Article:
It is a relatively new consensus mechanism that executes the same tasks as proof-of-work but follows a different process. In a proof-of-work consensus algorithm, miners use computer hardware that runs complex computations to verify new transactions. These miners compete to solve complex puzzles before they can generate blocks through a process known as mining. Mining simply means the creation of new blocks of transaction that are added to the Blockchain network. These miners process and approve pending transactions on the Blockchain network, and they are rewarded for such tasks.
Unlike proof-of-work, where miners use computation power to add blocks to the Blockchain, proof-of-stake requires users to stake an ETH amount for the right to verify transactions. These users are known as validators and not miners. While miners compete for who will verify transactions, validators depend on an algorithm to choose them randomly. The algorithm is based on how much the validators are willing to stake and the length of time they will hold on to the staked ETH.
Proof-of-stake is more energy-efficient since it uses less computing power to verify transactions and add blocks to the Blockchain.
You may wonder why Ethereum is moving away from the proof-of-work consensus mechanism and embracing the proof-of-stake. There are enormous benefits to Ethereum, which includes the following:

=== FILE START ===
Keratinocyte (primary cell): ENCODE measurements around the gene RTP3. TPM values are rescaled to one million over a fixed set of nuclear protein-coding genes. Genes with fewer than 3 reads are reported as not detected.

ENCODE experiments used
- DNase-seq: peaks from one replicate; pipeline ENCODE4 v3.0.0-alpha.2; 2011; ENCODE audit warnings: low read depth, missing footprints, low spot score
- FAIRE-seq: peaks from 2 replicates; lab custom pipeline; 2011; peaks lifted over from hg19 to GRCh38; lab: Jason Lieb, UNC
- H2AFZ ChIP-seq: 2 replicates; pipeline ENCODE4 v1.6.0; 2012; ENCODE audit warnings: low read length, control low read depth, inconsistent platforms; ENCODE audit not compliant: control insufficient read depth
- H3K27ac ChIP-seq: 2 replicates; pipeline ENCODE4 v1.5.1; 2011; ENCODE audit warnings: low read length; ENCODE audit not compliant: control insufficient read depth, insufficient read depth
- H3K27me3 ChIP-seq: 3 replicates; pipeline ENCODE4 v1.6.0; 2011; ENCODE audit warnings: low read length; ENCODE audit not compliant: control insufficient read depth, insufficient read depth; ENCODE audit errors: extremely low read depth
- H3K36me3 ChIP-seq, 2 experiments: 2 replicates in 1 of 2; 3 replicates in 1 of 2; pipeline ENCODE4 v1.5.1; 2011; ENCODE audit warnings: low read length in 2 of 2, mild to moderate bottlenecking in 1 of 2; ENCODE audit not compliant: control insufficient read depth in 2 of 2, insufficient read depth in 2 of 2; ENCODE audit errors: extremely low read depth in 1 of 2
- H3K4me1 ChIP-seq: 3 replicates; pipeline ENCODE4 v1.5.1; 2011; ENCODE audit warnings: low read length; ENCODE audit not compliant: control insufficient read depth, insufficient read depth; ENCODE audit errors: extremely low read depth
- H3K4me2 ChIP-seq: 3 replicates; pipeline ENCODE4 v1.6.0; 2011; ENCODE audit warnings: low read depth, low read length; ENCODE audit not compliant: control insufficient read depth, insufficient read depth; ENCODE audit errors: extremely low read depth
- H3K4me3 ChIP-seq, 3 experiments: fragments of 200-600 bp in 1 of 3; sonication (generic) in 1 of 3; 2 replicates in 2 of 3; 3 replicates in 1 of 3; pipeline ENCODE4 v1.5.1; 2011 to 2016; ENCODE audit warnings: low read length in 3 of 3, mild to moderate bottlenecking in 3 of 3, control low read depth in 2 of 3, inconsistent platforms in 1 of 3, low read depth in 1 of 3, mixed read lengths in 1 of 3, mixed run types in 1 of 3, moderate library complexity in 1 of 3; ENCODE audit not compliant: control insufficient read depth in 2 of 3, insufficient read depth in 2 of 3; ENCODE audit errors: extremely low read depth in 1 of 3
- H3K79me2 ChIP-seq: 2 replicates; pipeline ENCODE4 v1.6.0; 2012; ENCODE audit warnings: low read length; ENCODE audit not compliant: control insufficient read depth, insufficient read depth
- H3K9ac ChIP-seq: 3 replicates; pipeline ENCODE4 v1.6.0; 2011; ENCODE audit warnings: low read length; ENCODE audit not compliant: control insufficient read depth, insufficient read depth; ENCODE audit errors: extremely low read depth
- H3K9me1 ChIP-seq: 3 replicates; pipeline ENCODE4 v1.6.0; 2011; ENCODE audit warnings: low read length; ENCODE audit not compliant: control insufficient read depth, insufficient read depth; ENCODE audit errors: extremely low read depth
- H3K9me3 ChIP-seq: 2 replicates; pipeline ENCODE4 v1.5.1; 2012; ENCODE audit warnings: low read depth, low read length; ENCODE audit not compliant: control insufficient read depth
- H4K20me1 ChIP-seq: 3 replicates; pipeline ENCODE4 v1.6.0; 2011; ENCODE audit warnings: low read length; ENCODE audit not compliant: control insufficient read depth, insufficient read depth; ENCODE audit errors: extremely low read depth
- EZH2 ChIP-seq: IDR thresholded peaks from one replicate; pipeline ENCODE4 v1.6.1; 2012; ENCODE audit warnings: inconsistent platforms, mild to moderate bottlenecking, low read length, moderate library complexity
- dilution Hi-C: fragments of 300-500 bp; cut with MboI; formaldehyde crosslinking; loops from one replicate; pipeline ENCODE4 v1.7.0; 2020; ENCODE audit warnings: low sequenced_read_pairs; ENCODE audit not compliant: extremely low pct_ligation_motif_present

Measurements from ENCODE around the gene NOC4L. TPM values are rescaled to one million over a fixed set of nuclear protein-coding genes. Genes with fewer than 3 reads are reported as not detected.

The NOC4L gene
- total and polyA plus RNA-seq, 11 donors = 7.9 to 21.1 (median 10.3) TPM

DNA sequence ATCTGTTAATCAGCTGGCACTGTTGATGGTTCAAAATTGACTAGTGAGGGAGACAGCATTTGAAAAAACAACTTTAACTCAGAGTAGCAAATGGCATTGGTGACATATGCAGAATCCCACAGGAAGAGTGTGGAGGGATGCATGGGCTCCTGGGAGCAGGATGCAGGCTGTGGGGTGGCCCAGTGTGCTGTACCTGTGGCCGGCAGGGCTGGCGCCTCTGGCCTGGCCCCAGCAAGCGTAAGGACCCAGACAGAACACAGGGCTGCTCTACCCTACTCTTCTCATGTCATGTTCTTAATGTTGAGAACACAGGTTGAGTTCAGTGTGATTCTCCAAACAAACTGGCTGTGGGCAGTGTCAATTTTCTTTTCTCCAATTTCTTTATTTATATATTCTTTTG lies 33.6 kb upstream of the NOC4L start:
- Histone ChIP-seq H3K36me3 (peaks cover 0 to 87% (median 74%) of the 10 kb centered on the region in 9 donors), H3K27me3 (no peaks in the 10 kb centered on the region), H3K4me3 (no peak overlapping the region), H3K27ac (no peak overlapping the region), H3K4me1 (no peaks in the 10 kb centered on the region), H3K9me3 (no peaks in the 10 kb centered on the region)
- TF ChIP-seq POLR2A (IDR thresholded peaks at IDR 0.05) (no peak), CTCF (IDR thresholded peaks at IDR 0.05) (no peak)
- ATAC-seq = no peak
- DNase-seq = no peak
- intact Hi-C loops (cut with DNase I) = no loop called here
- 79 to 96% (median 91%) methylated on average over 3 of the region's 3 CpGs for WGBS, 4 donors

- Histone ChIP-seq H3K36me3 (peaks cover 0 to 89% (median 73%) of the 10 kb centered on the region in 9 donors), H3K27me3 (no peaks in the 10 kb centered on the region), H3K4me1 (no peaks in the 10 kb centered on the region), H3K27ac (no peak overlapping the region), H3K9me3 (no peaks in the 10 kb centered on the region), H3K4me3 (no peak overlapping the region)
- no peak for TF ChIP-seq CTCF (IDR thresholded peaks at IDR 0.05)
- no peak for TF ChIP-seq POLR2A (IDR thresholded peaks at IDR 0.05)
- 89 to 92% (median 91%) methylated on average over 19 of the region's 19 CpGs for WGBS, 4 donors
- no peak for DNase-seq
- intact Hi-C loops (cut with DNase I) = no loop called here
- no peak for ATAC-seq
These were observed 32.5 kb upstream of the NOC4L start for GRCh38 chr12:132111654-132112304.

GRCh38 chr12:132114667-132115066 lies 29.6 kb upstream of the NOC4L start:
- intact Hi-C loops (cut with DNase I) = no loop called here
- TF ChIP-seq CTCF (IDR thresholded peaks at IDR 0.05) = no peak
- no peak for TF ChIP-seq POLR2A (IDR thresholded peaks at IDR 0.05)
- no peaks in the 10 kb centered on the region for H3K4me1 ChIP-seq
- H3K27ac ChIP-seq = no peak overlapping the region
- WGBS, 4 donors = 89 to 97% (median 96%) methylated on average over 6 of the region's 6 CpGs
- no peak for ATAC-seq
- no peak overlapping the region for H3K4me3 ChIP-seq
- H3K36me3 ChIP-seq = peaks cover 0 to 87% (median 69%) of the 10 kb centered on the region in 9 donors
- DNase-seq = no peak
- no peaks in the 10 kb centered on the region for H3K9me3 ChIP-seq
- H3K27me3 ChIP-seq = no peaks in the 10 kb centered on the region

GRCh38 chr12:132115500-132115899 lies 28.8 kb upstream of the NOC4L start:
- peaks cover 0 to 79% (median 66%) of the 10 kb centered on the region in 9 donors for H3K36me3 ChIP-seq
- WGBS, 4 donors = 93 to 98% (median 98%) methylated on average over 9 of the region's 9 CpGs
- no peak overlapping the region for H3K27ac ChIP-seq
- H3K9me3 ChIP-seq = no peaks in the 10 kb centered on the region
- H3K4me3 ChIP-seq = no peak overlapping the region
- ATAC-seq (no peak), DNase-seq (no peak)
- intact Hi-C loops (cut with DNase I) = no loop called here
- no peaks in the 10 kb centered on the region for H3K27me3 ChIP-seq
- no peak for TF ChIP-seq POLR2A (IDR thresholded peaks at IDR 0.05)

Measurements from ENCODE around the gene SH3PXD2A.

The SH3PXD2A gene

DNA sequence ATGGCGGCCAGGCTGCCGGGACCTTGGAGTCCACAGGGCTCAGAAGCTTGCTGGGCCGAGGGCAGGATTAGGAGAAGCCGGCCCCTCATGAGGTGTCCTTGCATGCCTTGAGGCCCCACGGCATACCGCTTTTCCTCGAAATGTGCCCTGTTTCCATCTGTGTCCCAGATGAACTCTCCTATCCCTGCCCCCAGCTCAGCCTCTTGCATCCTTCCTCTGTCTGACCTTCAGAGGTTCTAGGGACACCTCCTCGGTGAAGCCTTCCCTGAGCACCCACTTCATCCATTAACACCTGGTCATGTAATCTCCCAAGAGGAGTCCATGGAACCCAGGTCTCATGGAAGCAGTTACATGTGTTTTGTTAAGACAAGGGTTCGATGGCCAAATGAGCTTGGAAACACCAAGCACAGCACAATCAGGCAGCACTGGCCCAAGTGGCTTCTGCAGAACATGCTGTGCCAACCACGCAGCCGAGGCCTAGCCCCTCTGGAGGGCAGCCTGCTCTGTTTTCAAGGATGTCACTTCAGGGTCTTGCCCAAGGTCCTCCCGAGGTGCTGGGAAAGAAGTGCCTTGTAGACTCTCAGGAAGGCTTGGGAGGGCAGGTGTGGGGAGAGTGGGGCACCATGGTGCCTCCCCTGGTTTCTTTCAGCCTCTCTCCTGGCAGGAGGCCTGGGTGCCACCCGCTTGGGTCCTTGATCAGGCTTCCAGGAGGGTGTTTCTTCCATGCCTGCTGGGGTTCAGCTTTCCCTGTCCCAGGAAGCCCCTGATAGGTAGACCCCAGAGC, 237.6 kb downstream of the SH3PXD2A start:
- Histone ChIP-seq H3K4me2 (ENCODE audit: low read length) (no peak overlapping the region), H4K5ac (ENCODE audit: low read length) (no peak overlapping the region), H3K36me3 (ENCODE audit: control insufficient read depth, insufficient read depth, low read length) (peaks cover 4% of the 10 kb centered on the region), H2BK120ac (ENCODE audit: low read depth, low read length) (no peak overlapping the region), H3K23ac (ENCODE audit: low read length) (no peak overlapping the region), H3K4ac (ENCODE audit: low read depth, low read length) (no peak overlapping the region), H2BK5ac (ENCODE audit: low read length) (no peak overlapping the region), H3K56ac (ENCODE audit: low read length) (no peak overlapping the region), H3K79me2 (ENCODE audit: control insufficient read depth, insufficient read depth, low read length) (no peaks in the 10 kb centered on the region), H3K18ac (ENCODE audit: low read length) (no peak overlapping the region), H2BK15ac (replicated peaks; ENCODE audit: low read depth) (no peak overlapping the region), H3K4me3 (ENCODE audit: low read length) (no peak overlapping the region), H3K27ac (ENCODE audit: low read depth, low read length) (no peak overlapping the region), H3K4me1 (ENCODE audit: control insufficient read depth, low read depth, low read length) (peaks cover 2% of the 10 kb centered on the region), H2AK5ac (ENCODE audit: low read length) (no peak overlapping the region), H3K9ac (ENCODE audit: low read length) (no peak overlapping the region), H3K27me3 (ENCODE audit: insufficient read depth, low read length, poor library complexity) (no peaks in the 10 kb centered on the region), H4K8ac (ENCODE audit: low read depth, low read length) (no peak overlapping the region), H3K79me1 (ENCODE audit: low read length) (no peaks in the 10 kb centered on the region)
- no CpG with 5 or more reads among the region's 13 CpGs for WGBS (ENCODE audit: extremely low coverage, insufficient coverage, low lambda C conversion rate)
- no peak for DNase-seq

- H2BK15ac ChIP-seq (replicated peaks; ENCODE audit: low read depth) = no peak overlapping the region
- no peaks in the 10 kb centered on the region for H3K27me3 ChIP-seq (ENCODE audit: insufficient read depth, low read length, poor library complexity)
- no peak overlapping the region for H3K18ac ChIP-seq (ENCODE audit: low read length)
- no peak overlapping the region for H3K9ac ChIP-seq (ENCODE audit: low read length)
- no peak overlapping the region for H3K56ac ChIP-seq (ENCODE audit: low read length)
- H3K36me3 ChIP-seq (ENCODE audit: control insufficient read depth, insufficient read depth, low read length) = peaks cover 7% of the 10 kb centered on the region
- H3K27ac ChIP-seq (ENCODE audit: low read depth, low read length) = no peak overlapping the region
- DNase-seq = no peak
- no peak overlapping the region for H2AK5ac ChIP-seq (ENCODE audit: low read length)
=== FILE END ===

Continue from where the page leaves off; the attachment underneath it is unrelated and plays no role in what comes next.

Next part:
Since validators do not need energy-intensive computer hardware to verify transactions, it will be more sustainable as it requires less computational power. This is certainly good for the environment, unlike what is obtainable with miners that use proof-of-work.
Since validators do not have to purchase expensive computer hardware to solve complex puzzles, users can easily become validators. All you have to do is stake a minimum of 32 ETH to become a validator. The cost is only a fraction of what miners spend in the proof-of-work consensus mechanism. Even if you don't have up to 32 ETH, you can still contribute through staking pools.
Sharding is a feature of Ethereum 2.0, allowing the Ethereum network load to be distributed into bits known as "shards." It means that a validator can only run the validating data, not the entire network. This invariably increases speed and the number of transactions per second (TPS).
With the proof-of-stake consensus mechanism, there is a reduced chance of 51% attack. Theoretically, it may be impossible to defend a decentralized network if a group gains control over 50% of the nodes. Such a group will be able to prevent or confirm any transaction, thus giving them total control of the network.
With the proof-of-work consensus mechanism, such an attack is highly improbable because it would be too expensive to control 51% of the stake. Even if a group manages to gain control of the network, they won't dare attack it because it will certainly affect them as well.
There is no doubt there are lots of benefits when you stake on Ethereum 2.0. The upgrade will certainly impact the value of Ethereum. Once the implementation takes full effect, many more use cases and projects will be built on the Ethereum network.
Also read about Hybrid And Federated Blockchain Networks.